Synopsis by Hal Erickson
Adapted from a novel by Shichiro Fukazawa, The Ballad of Narayama is built around an ancient Japanese custom. Centuries ago, it was customary for the younger citizens of a remote Japanese mountain village to shepherd all those over the age of seventy to the snowy crags of Mt. Narayama. There the elders would be left to die from exposure and starvation--a fate they were expected to meet with stoic resignation. As the film observes, this custom was not universally accepted even in ancient times: Some of the old folks put up a physical struggle against their exile, others accept the inevitable under verbal protest, and some of the younger relatives question whether they have the right to go along with this questionable "cleansing" process. Heartbreakingly brilliant, The Ballad of Narayama was remade in 1983; the latter version won the Grand Prize at the Cannes Film Festival.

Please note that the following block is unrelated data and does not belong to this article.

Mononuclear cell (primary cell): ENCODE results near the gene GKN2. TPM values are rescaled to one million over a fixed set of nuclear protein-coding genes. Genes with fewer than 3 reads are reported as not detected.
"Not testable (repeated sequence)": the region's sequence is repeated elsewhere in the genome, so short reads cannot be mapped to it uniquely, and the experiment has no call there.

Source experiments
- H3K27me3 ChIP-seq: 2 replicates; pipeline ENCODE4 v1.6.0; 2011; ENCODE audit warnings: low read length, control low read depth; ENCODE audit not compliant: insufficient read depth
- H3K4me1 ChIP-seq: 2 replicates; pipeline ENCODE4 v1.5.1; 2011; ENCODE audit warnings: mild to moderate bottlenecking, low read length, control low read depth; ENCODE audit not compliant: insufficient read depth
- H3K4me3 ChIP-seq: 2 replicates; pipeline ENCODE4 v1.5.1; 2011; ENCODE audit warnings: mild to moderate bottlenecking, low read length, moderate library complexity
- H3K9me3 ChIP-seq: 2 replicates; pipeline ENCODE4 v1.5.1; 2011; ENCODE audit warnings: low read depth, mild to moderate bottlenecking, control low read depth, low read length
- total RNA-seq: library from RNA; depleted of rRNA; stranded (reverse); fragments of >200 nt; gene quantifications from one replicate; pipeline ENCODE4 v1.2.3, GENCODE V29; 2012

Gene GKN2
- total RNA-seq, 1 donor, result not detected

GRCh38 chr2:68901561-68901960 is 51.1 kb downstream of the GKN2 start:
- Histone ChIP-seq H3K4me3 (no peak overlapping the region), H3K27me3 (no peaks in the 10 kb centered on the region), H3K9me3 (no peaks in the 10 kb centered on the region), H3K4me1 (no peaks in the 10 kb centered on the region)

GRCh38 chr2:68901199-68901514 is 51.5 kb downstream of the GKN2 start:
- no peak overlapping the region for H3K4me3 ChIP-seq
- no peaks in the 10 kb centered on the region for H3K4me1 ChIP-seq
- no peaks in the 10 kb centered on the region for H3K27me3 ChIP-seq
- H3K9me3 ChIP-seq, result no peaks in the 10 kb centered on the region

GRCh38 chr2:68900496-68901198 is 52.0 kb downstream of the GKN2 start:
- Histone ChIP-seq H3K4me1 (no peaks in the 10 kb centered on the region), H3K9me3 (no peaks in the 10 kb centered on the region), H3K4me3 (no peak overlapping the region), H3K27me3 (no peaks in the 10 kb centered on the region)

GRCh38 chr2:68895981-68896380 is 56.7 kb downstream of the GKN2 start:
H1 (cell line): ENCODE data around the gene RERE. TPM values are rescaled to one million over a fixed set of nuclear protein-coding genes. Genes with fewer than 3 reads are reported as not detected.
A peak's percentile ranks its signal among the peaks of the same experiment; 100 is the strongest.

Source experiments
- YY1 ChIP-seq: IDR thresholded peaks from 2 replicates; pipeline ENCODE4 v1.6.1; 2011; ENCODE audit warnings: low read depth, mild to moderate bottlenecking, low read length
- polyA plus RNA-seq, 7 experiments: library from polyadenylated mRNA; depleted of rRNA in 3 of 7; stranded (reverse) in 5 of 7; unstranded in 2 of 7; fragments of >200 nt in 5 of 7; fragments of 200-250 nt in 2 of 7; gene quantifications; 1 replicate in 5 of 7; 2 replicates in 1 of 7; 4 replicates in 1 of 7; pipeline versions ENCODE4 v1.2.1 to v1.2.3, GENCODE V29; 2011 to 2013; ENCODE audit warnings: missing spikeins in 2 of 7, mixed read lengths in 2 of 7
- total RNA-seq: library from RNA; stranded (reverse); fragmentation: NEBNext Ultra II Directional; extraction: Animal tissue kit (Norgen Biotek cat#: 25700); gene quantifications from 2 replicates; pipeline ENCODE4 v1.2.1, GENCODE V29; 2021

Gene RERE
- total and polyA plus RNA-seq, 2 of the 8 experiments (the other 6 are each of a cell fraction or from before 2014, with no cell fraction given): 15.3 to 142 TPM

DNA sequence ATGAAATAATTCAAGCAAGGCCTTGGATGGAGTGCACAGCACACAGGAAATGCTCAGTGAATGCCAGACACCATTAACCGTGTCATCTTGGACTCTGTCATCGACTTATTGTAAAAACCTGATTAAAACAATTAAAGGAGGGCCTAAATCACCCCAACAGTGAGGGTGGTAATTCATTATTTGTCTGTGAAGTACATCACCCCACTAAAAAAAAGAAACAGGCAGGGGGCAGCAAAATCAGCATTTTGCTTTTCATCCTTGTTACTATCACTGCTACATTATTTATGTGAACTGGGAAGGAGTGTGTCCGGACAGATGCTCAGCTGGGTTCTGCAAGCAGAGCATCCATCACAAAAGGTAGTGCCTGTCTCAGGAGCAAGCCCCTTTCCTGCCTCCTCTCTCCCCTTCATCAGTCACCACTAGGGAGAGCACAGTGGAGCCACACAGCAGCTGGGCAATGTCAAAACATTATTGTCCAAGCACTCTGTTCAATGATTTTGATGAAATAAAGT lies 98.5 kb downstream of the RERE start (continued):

aging, assisted-suicide, fate, human-nature, Japan, misery, mountains, rebel, son, town, tradition, victim, widow/widower